Reference
[I] Gajus, Greg. “Ted Abernathy and his remarkable 1967 season.” Redleg Nation, May 17, 2015. https://redlegnation.com/2015/05/17/ted-abernathy-and-his-remarkable-1967-season/.

 

 

 

Burgess, Smoky

Position: Catcher, pinch hitter
Birthplace: Caroleen

First, Last Names: Forrest Harrill       Nicknames: Smoky

Date of Birth:  Feb. 6, 1927    Date and Place of Death: Sept. 15, 1991, Asheville, NC
Burial: Sunset Memorial Park, Forest City, NC

High School: Henrietta-Caroleen High School

Bats: L             Throws: R        Height and Weight: 5-8, 187
Debut Year: 1949       Final Year: 1967          Years Played: 18
Team(s) and Years: Chicago Cubs, 1949, 1951; Philadelphia Phillies, 1952-55; Cincinnati Redlegs, 1955-58; Pittsburgh Pirates, 1959-1964; Chicago White Sox, 1964-67

Awards: All-Star, 1954-55, 1959-61, 1964; N.C. Sports Hall of Fame, 1978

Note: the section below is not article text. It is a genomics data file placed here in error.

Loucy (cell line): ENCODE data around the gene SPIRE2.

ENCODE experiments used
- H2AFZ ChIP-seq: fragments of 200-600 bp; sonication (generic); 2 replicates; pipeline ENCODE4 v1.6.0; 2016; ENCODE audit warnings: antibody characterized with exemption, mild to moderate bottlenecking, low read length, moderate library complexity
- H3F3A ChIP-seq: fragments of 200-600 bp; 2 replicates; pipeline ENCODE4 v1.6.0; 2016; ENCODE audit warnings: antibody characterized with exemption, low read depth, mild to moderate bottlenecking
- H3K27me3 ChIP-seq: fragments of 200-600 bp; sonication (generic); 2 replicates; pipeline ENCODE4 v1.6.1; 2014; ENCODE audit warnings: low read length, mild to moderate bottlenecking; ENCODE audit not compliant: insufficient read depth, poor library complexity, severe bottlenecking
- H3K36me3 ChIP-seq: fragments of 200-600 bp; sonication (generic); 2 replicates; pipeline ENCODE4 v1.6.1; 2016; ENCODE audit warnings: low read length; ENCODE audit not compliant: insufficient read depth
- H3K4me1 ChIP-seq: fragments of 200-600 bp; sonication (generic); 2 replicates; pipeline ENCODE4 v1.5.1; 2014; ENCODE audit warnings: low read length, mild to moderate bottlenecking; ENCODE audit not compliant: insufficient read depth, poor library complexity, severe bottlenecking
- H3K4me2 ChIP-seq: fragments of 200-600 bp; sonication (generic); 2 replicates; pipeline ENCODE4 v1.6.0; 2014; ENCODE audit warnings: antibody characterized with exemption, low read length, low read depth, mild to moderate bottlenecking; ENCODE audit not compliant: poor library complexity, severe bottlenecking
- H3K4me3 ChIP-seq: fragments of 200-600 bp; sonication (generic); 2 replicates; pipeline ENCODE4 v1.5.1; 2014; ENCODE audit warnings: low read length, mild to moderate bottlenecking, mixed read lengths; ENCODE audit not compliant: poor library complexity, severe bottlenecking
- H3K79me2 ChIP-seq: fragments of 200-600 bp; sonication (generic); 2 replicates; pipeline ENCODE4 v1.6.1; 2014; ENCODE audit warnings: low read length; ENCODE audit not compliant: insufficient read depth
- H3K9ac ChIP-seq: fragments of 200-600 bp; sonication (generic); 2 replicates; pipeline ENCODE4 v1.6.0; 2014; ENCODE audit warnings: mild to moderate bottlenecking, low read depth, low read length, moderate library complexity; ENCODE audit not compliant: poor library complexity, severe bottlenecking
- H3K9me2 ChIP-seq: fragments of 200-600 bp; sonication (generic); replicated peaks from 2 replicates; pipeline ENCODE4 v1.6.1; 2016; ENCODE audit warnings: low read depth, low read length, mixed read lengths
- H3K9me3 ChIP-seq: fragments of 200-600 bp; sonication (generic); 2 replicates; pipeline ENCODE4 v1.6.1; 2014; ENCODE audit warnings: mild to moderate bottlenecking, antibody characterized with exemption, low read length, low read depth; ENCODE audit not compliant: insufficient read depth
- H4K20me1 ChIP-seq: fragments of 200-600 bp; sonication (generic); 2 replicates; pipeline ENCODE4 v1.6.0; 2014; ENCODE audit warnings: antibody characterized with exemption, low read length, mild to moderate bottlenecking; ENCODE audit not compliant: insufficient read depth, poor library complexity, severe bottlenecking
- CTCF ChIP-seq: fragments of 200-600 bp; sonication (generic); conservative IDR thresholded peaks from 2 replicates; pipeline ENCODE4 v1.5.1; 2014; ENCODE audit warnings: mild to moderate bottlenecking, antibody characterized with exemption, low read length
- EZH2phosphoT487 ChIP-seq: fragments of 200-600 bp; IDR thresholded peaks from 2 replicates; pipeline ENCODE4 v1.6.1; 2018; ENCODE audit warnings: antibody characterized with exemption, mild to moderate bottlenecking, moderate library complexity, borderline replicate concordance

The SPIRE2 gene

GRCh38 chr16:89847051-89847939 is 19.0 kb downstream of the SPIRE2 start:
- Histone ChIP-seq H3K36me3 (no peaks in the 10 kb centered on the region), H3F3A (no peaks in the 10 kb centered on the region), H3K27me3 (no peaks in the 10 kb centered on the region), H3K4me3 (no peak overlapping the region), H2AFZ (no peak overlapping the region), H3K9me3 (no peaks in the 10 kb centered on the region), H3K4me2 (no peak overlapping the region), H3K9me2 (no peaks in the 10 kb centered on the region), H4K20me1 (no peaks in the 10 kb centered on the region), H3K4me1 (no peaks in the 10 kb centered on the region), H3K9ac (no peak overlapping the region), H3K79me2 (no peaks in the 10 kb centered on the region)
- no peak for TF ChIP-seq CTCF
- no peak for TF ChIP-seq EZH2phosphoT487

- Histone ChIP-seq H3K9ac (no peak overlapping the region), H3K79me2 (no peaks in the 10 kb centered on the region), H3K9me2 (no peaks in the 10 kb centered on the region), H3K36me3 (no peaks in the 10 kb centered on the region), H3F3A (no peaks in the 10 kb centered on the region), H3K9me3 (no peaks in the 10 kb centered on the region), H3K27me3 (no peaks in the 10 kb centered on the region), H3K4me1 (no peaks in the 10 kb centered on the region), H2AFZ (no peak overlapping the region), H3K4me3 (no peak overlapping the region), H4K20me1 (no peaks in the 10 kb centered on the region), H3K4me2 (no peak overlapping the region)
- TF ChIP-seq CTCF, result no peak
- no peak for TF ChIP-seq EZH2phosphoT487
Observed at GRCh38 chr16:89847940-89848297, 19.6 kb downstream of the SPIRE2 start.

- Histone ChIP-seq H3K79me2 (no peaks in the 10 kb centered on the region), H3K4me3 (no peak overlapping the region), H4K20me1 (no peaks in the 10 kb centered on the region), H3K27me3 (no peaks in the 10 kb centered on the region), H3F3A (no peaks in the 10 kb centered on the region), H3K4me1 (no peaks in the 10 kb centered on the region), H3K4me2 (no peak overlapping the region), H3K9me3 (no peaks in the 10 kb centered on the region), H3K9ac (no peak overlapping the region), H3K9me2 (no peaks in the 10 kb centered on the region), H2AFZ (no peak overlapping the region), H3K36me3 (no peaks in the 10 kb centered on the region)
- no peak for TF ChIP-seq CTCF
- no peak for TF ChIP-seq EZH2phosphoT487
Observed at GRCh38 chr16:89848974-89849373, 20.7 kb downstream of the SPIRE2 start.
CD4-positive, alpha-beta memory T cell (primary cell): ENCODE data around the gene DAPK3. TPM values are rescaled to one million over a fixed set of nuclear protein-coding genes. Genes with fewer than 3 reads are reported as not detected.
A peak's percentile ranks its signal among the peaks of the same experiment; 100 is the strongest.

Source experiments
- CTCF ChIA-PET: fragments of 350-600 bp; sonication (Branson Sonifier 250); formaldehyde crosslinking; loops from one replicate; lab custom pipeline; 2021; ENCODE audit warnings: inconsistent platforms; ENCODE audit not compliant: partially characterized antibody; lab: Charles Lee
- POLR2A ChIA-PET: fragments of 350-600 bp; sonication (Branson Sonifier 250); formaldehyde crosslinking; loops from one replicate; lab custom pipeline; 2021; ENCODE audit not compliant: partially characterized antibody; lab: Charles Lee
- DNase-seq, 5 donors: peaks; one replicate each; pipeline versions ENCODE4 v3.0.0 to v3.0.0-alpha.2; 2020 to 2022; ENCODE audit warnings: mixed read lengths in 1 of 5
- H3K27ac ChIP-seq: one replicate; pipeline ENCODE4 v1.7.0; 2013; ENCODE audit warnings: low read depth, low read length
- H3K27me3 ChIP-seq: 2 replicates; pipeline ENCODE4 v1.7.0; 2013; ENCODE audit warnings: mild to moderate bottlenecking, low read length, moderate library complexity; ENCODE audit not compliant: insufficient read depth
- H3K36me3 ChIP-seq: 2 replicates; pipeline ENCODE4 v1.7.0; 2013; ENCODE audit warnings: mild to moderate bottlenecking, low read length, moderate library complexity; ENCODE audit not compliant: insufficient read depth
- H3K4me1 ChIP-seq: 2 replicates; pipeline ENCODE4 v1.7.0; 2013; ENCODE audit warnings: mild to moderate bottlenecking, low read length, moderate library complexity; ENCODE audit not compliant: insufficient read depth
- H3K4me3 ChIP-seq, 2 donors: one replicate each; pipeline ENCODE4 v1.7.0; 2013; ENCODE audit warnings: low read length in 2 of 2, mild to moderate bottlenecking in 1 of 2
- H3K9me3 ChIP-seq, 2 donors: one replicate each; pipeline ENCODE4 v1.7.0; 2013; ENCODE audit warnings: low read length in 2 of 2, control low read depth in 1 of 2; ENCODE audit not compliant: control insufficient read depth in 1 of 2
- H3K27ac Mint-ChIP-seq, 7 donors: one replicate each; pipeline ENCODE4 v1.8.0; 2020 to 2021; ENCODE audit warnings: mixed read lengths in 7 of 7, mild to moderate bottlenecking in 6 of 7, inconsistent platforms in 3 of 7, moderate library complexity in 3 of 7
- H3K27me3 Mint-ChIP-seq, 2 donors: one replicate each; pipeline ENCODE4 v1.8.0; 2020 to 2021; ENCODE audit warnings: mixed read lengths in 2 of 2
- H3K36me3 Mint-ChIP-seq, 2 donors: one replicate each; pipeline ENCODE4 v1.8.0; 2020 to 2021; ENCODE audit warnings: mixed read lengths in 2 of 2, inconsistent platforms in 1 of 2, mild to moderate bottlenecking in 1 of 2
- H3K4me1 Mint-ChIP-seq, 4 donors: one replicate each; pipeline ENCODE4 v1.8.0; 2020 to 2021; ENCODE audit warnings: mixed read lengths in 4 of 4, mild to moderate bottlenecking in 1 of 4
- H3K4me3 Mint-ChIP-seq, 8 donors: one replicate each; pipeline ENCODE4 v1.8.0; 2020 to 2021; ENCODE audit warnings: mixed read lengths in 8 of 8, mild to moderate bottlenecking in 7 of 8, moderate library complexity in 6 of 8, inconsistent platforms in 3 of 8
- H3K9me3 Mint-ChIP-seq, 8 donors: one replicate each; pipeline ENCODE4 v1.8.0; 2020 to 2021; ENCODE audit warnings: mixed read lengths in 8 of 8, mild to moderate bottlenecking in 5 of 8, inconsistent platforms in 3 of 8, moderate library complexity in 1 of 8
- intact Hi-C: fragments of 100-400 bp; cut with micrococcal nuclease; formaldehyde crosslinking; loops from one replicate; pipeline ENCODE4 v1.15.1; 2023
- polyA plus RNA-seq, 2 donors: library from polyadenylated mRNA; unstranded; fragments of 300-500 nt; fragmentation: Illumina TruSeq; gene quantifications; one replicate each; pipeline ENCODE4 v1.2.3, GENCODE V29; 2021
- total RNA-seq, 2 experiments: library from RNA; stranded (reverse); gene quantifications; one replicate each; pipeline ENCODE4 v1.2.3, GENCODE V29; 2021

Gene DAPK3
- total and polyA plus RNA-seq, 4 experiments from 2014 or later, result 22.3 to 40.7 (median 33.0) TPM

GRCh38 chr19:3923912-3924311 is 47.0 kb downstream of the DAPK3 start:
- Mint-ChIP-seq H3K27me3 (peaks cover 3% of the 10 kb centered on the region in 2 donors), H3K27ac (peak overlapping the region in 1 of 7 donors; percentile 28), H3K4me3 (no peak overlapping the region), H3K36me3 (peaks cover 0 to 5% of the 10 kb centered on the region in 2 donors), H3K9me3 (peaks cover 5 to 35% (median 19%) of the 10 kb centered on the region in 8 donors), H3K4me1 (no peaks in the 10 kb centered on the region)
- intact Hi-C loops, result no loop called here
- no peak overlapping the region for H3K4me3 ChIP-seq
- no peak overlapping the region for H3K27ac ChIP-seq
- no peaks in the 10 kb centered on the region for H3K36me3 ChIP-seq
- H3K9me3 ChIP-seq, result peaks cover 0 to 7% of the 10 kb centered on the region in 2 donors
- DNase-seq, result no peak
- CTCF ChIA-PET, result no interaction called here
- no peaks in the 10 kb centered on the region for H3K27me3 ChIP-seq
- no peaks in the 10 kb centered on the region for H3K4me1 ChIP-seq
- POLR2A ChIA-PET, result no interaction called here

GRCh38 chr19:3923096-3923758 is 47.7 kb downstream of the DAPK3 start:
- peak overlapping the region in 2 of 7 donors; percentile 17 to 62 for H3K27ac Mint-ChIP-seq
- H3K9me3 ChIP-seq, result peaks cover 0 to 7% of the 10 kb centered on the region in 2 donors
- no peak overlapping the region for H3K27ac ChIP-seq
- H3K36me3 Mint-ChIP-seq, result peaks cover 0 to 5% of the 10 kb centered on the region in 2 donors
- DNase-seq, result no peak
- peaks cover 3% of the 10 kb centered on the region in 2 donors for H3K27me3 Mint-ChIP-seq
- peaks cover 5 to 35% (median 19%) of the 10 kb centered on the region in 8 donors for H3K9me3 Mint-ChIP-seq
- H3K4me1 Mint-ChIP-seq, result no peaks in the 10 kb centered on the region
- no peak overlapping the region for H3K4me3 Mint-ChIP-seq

Career Summary
G         AB       H         R          RBI      HR       BA.      OBP.    SLG.     WAR
1691    4471   1318    485      673      126      .295     .362     .446     33.4

A six-time all-star, Smoky Burgess is among North Carolina’s baseball royalty. He played 18 years in the major leagues – only five North Carolina players have had longer tenures – and is second to Rick Ferrell as the top catcher produced by the state. He was also considered one of the best hitters of his generation.

“Smoky could fall out of bed on New Year’s Day and get a hit off Sandy Koufax,” said Joe Nuxhall, a teammate on the Cincinnati Redlegs.[I]